Last September, for the first time, Dairy Queen offered two Blizzards of the Month — its classic Pumpkin Pie Blizzard and the new Apple Pie Blizzard. Rather than introduce its latest creation via traditional marketing, DQ’s agency of record, Barkley, came up with the clever idea to pit the apple capital of the world, Wenatchee, Wash., against the pumpkin capital of the world, Caro, Mich., to see who was most passionate about their favorite Blizzard. The competition was promoted across social channels through online videos, and DQ created a microsite for consumers to vote for their favorite flavor using the hashtag #TeamApple or #TeamPumpkin.
“We expected 80,000 votes for the flavors over the course of the month-long program, but we received 800,000,” recalls Barry Westrum, executive vice president of marketing at American Dairy Queen Corp. “That really showed the passion our fans have for our brand and how we approach marketing a little bit differently. It really struck a chord with our fans. For the record, the Pumpkin Blizzard did win in a tight-fought battle.”
Westrum, a featured speaker for the ANA Brand Masters Conference, Feb. 4 - 6 in Dana Point, Calif., explains his philosophy for transforming an iconic brand like DQ and how he keeps marketing relevant.
Q. You have extensive experience delivering turnaround plans for major brands. What are the guiding principles you follow in any brand transformation?
A. There are two things I think about. First, you have to lead with your brand’s strength. In the case of Dairy Queen, it’s the Blizzard. It’s a fabulous 30-year-old brand that, through all the changing consumer taste profiles, is still America’s No. 1 ice cream treat. Our ability to continue to innovate, in terms of flavor, communication, and service, is key to keeping the brand fresh. In the past five years, the Blizzard brand has grown 20% — a testament to our focus on innovation. Second, you cannot ignore your big brand challenges. In Dairy Queen’s case, we compete in a category that is built on value and convenience, and yet, we have some of the lowest value scores. That’s why we developed “Five Buck Lunch,” which features an entrée, a side, a drink, and a signature Dairy Queen sundae. It has been on our menu since April of 2013, and during that timeframe, we have consistently outperformed the quick-serve restaurant category on same-store sales and transactions. I think it’s because we had the courage to tackle something that inherently had been a problem for a number of years. Courage is also about having the discipline to test your ideas before you launch them so your risk is significantly minimized. Once we had a solid business case for Five Buck Lunch, we were able to launch it nationally with the confidence that our business performance would mirror what we saw in the market test.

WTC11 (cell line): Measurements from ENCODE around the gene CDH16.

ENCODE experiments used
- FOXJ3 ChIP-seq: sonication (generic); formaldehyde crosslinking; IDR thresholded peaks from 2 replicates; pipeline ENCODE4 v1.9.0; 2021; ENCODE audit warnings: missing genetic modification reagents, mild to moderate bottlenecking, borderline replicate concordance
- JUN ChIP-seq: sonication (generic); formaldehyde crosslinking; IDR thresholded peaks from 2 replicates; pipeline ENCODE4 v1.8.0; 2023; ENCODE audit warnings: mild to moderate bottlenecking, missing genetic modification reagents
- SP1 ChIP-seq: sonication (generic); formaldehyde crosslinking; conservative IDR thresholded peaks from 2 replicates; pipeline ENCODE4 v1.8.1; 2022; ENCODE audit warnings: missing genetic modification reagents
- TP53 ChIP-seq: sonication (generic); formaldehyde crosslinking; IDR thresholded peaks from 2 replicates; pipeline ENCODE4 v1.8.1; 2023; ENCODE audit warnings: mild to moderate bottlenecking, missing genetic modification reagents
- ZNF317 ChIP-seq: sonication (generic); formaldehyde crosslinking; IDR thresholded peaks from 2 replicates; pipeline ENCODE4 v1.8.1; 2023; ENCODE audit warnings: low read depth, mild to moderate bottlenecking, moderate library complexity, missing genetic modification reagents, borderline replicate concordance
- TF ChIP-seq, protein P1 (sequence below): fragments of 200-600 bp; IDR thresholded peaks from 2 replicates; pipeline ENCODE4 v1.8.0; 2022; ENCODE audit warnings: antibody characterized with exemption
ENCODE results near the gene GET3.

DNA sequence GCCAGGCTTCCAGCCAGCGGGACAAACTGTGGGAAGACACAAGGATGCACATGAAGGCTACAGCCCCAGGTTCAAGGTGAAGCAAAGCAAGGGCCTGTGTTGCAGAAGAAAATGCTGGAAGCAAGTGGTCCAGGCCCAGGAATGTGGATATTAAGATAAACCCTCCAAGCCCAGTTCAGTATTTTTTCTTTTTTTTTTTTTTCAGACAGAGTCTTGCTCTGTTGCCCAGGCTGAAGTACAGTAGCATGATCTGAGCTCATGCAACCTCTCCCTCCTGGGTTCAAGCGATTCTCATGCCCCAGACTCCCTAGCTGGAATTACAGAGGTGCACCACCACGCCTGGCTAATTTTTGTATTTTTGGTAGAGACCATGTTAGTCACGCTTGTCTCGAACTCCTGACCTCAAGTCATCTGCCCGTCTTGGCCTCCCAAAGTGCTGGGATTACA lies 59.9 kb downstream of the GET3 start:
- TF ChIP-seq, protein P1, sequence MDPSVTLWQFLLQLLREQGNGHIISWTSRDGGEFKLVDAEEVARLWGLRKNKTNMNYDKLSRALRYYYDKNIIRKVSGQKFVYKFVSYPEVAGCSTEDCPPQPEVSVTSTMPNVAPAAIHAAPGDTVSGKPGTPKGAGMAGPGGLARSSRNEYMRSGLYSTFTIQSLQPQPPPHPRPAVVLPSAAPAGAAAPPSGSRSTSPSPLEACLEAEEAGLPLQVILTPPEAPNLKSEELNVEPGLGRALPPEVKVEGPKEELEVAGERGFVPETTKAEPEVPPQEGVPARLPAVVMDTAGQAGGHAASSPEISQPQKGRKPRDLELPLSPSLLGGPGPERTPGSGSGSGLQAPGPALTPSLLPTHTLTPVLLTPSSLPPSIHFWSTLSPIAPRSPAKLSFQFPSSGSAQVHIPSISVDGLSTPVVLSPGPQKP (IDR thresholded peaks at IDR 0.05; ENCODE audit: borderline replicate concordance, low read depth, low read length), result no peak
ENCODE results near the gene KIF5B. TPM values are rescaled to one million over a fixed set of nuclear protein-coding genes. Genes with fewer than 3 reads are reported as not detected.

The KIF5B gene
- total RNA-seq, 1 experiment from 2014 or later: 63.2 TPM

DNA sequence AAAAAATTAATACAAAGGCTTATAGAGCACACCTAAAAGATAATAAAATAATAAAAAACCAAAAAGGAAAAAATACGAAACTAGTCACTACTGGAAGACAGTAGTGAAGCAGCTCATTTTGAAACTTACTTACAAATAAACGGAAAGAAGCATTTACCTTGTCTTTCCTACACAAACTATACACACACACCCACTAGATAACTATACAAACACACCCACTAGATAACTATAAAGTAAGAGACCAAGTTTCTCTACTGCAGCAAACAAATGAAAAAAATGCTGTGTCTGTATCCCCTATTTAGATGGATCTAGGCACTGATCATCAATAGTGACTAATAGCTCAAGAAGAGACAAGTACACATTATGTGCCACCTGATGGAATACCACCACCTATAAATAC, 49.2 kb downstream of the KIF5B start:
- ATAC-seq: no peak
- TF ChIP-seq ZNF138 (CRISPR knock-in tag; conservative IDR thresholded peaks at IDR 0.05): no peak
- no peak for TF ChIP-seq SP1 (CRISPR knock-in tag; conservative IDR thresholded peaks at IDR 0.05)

Q. This year, Dairy Queen celebrates its 75th anniversary as a brand. Is it important to keep the chain’s storied heritage and values in mind as you build your marketing capabilities for the future?
A. Dairy Queen is one of the oldest and most iconic American brands, so it’s critical that we respect and maintain that heritage. It’s also critical that we ensure the brand is contemporary and relevant for today. That’s why we’re celebrating what we call our “75th Fanniversary.” Throughout the year, we’re going to bring a lot of new news and innovations to our fans to help them celebrate how they use our brand and give them new reasons to visit a store every day. There’s a timeless nature to this brand, whether you’re visiting a Dairy Queen with family, going with a sports team to celebrate a big win, or taking someone on a first date. Our ability to celebrate those special moments with our fans via our communications and marketing will only make the brand more relevant going forward.
Q. For a venerable brand like Dairy Queen, how do you keep campaigns fresh and differentiated in such a competitive marketplace?
A. When you’re outspent 10 to 1 by your largest competitor, you have to be very smart about what you say. We will never outspend anyone, so we challenge ourselves to outthink our competitors every day across our entire innovation spectrum, through news and promotions that are significantly different from the competition. The words we choose, both strategically and executionally, have to be well thought out so that when consumers see a Dairy Queen television commercial, tweet, Facebook post, or banner ad, it registers with them and generates an incremental visit. That’s the only way we can break through the clutter and win in the marketplace.